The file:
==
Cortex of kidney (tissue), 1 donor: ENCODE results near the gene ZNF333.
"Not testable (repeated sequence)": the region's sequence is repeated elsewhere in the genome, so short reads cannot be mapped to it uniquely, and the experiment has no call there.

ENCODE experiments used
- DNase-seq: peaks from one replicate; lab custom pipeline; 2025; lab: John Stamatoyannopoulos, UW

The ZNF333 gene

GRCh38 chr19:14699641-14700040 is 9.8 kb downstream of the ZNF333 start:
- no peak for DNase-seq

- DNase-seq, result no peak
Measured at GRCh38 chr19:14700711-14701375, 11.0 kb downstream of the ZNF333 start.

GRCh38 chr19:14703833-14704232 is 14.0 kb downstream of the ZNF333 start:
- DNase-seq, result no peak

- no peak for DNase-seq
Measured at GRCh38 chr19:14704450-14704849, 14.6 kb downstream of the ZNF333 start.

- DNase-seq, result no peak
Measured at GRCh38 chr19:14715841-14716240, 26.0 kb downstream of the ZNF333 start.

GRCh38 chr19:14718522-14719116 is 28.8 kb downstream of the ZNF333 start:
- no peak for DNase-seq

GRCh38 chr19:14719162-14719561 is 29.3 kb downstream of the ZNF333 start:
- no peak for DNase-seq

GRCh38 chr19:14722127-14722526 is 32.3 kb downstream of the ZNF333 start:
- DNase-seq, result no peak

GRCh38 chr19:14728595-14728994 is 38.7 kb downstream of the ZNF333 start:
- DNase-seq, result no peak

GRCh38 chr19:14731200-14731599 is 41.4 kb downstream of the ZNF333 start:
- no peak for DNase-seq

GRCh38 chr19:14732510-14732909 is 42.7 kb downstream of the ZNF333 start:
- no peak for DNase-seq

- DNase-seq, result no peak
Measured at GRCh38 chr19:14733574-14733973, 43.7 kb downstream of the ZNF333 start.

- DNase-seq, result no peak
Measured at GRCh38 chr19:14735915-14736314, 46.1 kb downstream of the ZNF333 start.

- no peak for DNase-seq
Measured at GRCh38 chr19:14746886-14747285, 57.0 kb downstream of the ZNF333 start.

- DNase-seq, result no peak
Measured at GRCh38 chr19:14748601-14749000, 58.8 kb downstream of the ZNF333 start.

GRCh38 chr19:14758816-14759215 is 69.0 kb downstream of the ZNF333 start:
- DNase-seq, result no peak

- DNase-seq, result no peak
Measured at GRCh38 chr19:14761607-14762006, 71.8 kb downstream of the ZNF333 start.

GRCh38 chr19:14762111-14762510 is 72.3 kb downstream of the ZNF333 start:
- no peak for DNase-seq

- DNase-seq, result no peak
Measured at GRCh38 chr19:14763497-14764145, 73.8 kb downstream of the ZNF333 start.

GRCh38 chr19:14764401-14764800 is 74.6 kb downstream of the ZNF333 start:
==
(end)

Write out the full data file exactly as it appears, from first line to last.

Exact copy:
Cortex of kidney (tissue), 1 donor: ENCODE results near the gene ZNF333.
"Not testable (repeated sequence)": the region's sequence is repeated elsewhere in the genome, so short reads cannot be mapped to it uniquely, and the experiment has no call there.

ENCODE experiments used
- DNase-seq: peaks from one replicate; lab custom pipeline; 2025; lab: John Stamatoyannopoulos, UW

The ZNF333 gene

GRCh38 chr19:14699641-14700040 is 9.8 kb downstream of the ZNF333 start:
- no peak for DNase-seq

- DNase-seq, result no peak
Measured at GRCh38 chr19:14700711-14701375, 11.0 kb downstream of the ZNF333 start.

GRCh38 chr19:14703833-14704232 is 14.0 kb downstream of the ZNF333 start:
- DNase-seq, result no peak

- no peak for DNase-seq
Measured at GRCh38 chr19:14704450-14704849, 14.6 kb downstream of the ZNF333 start.

- DNase-seq, result no peak
Measured at GRCh38 chr19:14715841-14716240, 26.0 kb downstream of the ZNF333 start.

GRCh38 chr19:14718522-14719116 is 28.8 kb downstream of the ZNF333 start:
- no peak for DNase-seq

GRCh38 chr19:14719162-14719561 is 29.3 kb downstream of the ZNF333 start:
- no peak for DNase-seq

GRCh38 chr19:14722127-14722526 is 32.3 kb downstream of the ZNF333 start:
- DNase-seq, result no peak

GRCh38 chr19:14728595-14728994 is 38.7 kb downstream of the ZNF333 start:
- DNase-seq, result no peak

GRCh38 chr19:14731200-14731599 is 41.4 kb downstream of the ZNF333 start:
- no peak for DNase-seq

GRCh38 chr19:14732510-14732909 is 42.7 kb downstream of the ZNF333 start:
- no peak for DNase-seq

- DNase-seq, result no peak
Measured at GRCh38 chr19:14733574-14733973, 43.7 kb downstream of the ZNF333 start.

- DNase-seq, result no peak
Measured at GRCh38 chr19:14735915-14736314, 46.1 kb downstream of the ZNF333 start.

- no peak for DNase-seq
Measured at GRCh38 chr19:14746886-14747285, 57.0 kb downstream of the ZNF333 start.

- DNase-seq, result no peak
Measured at GRCh38 chr19:14748601-14749000, 58.8 kb downstream of the ZNF333 start.

GRCh38 chr19:14758816-14759215 is 69.0 kb downstream of the ZNF333 start:
- DNase-seq, result no peak

- DNase-seq, result no peak
Measured at GRCh38 chr19:14761607-14762006, 71.8 kb downstream of the ZNF333 start.

GRCh38 chr19:14762111-14762510 is 72.3 kb downstream of the ZNF333 start:
- no peak for DNase-seq

- DNase-seq, result no peak
Measured at GRCh38 chr19:14763497-14764145, 73.8 kb downstream of the ZNF333 start.

GRCh38 chr19:14764401-14764800 is 74.6 kb downstream of the ZNF333 start: